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Understanding Investing

“It takes above average intelligence to understand index investing” -Tuan Phan

Index Investing is Simple

Being a passive investor is simple and straightforward. The strategy can be implemented by any individual at any intelligence level. The person’s gender, age, ethnicity, country, religion, etc has no impact. In fact, one of the key benefits of passive investing is that it requires very little financial knowledge to achieve the same or superior results to the professionals with the best knowledge and experience in the investing field!

Passive investing simply involves buying and holding a diversified portfolio of low-cost index funds, with the goal of matching the performance of the overall market. This approach is based on the belief that the market as a whole is efficient and that it is difficult, if not impossible, to consistently beat the market through individual stock picking or market timing.

Nowadays, investors can create an account, set up their portfolio through their mobile phone from the comfort of home and for near zero costs! In fact, many robo-advisors and automated investment platforms have made it even easier for individuals to get started with passive investing, as they provide personalized investment advice and portfolio management at a lower cost than traditional financial advisors.

Given all of this, why did I assert that indexing requires above average intelligence to understand?

Despite the overwhelming theoretical and empirical evidence showing index funds are better for most investors in the long run, index funds only caught up to active funds in 2022. This seems baffling at first until you look at the underlying reasons why so much money continues to be placed in active funds.

Index Investing is Counterintuitive

Indexing is a deliberate choice of strategy that is completely counterintuitive to traditional views of investing. Most people assume that a successful investor requires formal education and many years of experience to succeed, just like other endeavors in life e.g. beingeg being an engineer, pilot or a doctor.

Skill Myth

People generally believe that skilled fund managers or individual investors must have the skill and experience to consistently beat the market through active management by identifying undervalued stocks or timing the market correctly. However, research has shown that active management often results in higher fees, lower returns, and greater risk than passive investing as discussed in our previous post: Investing is a Solved Game.

Marketing Myths

The investment industry has an interest in making investors believe they can consistently beat the market and thus should avoid index funds. After Vanguard’s 1st index fund in 1976, active fund managers ran a massive, coordinated campaign to discredit index funds, labeling them “un-American”. The ad-hominem attacks have continued throughout the years with the most recent iteration comparing index funds with Marxism (also here).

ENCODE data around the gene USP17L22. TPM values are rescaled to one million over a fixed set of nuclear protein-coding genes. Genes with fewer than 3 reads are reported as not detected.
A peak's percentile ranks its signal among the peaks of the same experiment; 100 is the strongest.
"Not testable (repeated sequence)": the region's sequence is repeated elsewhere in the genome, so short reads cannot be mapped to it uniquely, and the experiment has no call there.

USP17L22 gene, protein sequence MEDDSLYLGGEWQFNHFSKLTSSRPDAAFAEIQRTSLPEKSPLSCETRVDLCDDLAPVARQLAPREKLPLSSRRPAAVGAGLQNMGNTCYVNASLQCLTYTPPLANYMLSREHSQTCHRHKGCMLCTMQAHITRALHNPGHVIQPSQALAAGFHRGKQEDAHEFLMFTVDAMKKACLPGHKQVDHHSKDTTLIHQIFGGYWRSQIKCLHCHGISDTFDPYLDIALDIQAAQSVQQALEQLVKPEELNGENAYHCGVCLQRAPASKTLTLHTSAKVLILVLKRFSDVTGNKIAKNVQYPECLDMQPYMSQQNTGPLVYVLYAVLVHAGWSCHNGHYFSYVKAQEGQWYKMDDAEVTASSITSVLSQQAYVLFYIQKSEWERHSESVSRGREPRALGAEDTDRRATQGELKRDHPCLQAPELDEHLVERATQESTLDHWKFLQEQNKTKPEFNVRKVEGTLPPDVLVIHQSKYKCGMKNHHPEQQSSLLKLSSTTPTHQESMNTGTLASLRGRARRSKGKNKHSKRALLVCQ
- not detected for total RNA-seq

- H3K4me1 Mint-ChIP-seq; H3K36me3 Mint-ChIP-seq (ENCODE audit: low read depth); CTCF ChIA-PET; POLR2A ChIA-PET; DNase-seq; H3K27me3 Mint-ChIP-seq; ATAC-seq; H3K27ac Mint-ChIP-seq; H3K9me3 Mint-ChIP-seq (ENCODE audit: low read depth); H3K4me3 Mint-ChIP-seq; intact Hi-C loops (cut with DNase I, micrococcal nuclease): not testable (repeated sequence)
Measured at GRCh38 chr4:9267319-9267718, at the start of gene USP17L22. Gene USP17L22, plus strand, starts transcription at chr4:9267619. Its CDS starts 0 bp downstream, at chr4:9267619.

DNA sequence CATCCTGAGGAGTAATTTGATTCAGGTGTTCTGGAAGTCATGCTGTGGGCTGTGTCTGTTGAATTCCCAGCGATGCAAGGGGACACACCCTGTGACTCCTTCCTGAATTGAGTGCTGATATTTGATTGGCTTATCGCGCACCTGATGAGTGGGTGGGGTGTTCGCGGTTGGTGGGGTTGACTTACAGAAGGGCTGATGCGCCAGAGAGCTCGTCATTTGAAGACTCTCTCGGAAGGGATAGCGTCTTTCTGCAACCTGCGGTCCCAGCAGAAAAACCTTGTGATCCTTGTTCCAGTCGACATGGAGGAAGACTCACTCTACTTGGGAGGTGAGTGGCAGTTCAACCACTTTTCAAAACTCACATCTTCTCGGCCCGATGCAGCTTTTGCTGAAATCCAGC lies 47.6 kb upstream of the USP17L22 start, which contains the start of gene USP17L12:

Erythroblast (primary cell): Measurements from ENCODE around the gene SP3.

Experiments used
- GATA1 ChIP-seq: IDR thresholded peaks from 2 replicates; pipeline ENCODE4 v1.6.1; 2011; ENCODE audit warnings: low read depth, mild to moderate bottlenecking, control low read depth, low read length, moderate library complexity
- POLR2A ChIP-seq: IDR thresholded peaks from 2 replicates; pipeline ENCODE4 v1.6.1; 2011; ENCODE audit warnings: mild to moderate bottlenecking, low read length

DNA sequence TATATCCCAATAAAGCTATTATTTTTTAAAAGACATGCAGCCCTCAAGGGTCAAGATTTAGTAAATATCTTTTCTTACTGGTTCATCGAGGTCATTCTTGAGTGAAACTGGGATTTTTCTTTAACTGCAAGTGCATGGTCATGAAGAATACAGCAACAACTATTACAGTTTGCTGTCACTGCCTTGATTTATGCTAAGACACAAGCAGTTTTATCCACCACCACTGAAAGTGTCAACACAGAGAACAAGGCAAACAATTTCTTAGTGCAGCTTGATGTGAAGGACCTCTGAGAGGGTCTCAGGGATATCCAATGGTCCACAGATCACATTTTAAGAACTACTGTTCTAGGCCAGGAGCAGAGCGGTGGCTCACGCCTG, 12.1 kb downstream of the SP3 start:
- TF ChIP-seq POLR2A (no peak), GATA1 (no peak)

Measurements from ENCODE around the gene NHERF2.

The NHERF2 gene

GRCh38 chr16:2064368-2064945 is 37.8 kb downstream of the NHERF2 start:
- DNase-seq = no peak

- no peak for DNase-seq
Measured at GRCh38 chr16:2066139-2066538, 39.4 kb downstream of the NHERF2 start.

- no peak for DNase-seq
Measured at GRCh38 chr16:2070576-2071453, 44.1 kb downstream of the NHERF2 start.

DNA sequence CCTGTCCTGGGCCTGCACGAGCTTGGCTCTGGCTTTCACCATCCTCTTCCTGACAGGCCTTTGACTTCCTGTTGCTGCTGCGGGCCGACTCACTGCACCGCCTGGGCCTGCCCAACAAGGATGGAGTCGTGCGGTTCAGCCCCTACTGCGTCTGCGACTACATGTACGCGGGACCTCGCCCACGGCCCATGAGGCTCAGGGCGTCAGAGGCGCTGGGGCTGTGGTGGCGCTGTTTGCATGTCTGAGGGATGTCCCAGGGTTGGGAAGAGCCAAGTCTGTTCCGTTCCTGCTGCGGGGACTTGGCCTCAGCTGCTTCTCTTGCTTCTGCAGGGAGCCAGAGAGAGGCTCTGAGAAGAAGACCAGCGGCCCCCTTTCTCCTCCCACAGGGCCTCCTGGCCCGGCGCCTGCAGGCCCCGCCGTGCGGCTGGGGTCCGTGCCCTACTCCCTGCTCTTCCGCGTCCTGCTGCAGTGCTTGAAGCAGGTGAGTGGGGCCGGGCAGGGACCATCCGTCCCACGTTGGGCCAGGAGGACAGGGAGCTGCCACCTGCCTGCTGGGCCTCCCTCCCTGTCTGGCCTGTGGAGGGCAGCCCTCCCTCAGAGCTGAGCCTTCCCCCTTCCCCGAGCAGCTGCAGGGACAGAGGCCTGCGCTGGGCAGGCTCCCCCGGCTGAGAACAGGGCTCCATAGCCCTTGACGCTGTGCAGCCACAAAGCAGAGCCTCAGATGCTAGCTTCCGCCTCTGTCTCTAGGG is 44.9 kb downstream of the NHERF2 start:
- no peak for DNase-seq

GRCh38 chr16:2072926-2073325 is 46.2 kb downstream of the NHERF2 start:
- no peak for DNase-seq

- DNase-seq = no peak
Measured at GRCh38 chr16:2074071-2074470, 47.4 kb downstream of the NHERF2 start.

Poster created by fund managers after Vanguard's 1st index fund around 1976

More Work = Better Fallacy

Added to this, we naturally believe that working harder often gives better results. The “no pain, no gains” motto exemplifies this belief. Active management requires much research and calculations into companies’ data while indexing appears to be blindly copying without much thought. It’s no wonder that people are willing to accept the talking points from fund managers that “active” provides superior performance.

Cost = Quality Fallacy

Another reason many believe they need to pay a professional is costs. In everyday life, items that cost more are generally seen as better, i.e. more features, higher quality etc. It is therefore not a big leap for people to assume the same in the investment world – that active funds are generally better because they cost more! However, this is the complete opposite when it comes to investing. John Bogle said it best – “In investing, you get what you don’t pay for” in his 2005 keynote address, i.e., the more you pay for your (active) funds, the lower your expected returns.

Average = Bad Fallacy

Perhaps the biggest factor in indexing being counterintuitive is the concept of being average, something that is not desired! Being average - no one wants that stigma! This well-known fear is something active managers continue to exploit in their attempts to lure investors away from index funds.

A Small Edge Compounds

Indexing is counter intuitive because we are blinded by the short term rather than focusing on the long term. After any period, an index fund will have ~50% competing funds above and ~50% of funds below by definition. However, they have a slight edge over all the active funds due to lower costs. This edge grows over time against individual active funds so that in the long term, the amount of active funds that can beat the index fund rounds to 0%!

This is akin to the casino’s edge. With every spin, roulette gamblers have ~50% chance of winning betting on red or black while the house has a small edge due to the 0/00 green numbers. In the long run, the house ends up beating everyone!

As you can see, it takes a lot of knowledge and intelligence to actively choose to be a passive investor!

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